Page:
Most parents often find themselves frustrated at the mess in their home because of their child's disorganization. To eliminate the frustration and teach children, it's time to encourage them to join in on the clean up routine!
In order to make clean-up simple and fun, the Professional Organizers in Canada (POC) provides four quick and easy tips to practice with your children:
1) Keep the clothes and jackets off the floor Start with the basics and encourage your children to keep their clothes and jackets off the floor! POC member Cindy Browning suggests that if the child can dress himself, he can learn to pick up his own clothes. Use laundry hampers or baskets that are low to the floor and hooks on the wall that are close to your child's height so she can reach them. Shelves or hooks that are higher in the closet can be used for items not used as often i.e. dress clothes. The lower shelves can be used for everyday items. This makes it easier for them to put the clothes away or hang up coats. Make it part of their daily routine.
2) Tucking away the toys Teach your children that putting away their toys is part of play time. Browning offers ideas on how to make the toy clean up easier and fun for children and to keep your house clutter-free. Purchase shallow containers, divide up toys in categories. Create a label for each container with a picture of the items to go in the container (i.e. with clip art or take a photo). This makes it easier for your children to see where the toy goes back to. After play time comes tidy time! Add music or sing a song with them to help make clean up time just as fun. This is a valuable practice because this teaches organization at an earlier age -- translating into good lessons for homework time or desk clean up at the office later in life.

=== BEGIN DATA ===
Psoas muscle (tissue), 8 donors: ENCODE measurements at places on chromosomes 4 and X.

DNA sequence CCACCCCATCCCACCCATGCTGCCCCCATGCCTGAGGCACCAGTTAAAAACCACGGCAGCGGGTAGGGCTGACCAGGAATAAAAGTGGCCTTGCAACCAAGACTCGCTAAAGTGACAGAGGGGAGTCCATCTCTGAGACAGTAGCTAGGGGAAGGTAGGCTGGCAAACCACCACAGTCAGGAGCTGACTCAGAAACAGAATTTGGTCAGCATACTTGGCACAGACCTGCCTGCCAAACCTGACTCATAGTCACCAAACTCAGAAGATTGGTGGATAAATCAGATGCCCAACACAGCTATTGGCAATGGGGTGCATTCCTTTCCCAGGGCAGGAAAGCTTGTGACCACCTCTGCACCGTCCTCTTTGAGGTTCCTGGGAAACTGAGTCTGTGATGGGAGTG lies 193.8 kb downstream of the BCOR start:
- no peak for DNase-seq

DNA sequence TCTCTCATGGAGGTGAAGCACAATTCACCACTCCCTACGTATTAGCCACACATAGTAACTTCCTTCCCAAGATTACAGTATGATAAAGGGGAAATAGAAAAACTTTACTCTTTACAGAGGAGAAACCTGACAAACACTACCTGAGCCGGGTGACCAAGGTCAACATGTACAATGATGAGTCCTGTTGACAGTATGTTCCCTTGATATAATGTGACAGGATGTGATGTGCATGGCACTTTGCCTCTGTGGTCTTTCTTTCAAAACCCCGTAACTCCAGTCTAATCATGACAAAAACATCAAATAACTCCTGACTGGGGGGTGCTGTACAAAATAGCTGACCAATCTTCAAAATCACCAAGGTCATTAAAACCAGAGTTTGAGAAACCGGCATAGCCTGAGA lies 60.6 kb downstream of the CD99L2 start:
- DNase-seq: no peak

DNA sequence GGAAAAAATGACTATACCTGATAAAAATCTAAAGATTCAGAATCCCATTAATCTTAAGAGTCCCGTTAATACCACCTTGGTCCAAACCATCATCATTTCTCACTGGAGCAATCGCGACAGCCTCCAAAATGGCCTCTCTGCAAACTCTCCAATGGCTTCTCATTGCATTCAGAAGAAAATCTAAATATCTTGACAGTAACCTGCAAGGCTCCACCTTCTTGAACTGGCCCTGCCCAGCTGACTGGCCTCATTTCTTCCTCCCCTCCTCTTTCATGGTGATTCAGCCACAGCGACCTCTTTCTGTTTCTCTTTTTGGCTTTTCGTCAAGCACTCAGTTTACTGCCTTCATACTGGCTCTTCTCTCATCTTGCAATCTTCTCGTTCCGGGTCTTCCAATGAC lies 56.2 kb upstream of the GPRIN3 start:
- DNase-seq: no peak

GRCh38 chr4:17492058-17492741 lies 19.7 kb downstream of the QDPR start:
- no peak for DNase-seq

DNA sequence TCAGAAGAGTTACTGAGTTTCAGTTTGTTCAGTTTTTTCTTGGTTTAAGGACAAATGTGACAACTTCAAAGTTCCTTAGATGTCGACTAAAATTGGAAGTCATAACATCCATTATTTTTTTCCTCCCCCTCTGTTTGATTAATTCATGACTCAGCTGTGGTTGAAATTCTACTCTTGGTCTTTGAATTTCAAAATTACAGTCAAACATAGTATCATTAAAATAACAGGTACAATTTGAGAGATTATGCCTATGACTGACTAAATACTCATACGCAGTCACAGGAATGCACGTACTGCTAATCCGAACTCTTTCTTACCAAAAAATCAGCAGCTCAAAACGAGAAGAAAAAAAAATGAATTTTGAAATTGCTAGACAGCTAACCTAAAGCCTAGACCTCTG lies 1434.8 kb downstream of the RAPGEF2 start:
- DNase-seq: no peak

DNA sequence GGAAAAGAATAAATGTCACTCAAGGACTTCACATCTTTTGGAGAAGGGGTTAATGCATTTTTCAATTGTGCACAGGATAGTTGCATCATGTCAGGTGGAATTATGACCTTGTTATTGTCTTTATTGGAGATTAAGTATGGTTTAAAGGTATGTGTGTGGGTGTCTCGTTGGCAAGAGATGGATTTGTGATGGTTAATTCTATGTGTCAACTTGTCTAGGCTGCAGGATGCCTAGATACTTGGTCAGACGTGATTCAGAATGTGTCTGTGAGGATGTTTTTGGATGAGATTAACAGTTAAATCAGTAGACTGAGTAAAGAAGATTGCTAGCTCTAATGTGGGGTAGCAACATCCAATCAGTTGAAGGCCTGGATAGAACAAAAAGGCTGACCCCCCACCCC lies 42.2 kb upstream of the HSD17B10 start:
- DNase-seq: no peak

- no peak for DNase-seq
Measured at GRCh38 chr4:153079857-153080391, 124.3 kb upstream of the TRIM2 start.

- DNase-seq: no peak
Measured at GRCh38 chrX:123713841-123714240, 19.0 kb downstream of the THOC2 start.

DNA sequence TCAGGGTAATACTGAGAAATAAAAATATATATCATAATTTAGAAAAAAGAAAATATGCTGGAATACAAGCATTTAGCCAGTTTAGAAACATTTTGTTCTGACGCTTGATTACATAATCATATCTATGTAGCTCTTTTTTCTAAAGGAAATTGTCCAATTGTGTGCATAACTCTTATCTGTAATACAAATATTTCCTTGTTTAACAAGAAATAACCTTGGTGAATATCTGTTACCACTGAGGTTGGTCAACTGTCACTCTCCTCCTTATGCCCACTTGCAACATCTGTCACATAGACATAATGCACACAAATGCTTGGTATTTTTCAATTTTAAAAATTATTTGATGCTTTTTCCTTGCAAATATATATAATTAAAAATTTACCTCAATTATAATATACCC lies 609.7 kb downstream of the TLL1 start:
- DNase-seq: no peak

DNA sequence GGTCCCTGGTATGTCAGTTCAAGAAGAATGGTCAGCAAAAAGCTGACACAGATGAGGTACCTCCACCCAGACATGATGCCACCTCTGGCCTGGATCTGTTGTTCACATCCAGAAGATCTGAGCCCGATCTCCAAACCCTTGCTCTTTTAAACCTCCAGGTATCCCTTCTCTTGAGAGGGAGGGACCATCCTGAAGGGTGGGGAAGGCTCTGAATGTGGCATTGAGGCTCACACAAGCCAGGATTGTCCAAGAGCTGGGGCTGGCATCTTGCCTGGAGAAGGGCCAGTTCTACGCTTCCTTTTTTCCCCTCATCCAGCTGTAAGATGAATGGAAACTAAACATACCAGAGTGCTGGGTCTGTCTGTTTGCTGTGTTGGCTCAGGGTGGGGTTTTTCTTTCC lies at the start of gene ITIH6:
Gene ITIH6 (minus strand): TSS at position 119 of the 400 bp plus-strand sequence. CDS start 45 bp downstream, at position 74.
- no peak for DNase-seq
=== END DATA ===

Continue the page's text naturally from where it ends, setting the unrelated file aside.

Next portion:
3) Keep the bedroom clean and tidy The bedroom is a space where your child begins and ends each day. To help keep the bedroom organized, Browning suggests a few ways to upkeep the room each day. Incorporate making their bed into their morning routine -- a made bed really sets the tone for a clean space. Make sure your children have 10 minutes each day to quickly tidy their room. It only takes a few minutes a day to keep things tidy. This helps your children to learn how to schedule themselves and introduces them to time management as well.
4) Teach them to let go As we learn in life, nothing lasts forever. Clothes and toys are items that children grow out of and are things that are worn down after years of use. Involve them in the process and use this concept to teach your child the idea of letting go at an early age. Browning recommends that as seasons change or after birthdays or holidays, go through the toys and clothes with your child and have him pick out the ones he doesn't play with any longer, or clothes that he has either outgrown or does not wear anymore. Explain to your child that she can donate them to other children in need or incorporate them into your next garage sale. Practice the "One in, One Out" principle. It teaches them a valuable lesson -- both about letting go and donating items to charities and others in need.
Professional Organizers in Canada (POC) is a national registered non-profit association that provides education, business development tools and a code of ethics for all types of organizers across Canada. Currently representing more than 500 Professional Organizers in more than 14 chapters nation-wide, POC's mandate is to provide a supportive environment for members to learn, share ideas, network, and exchange resources. For more information, please visit www.organizersincanada.com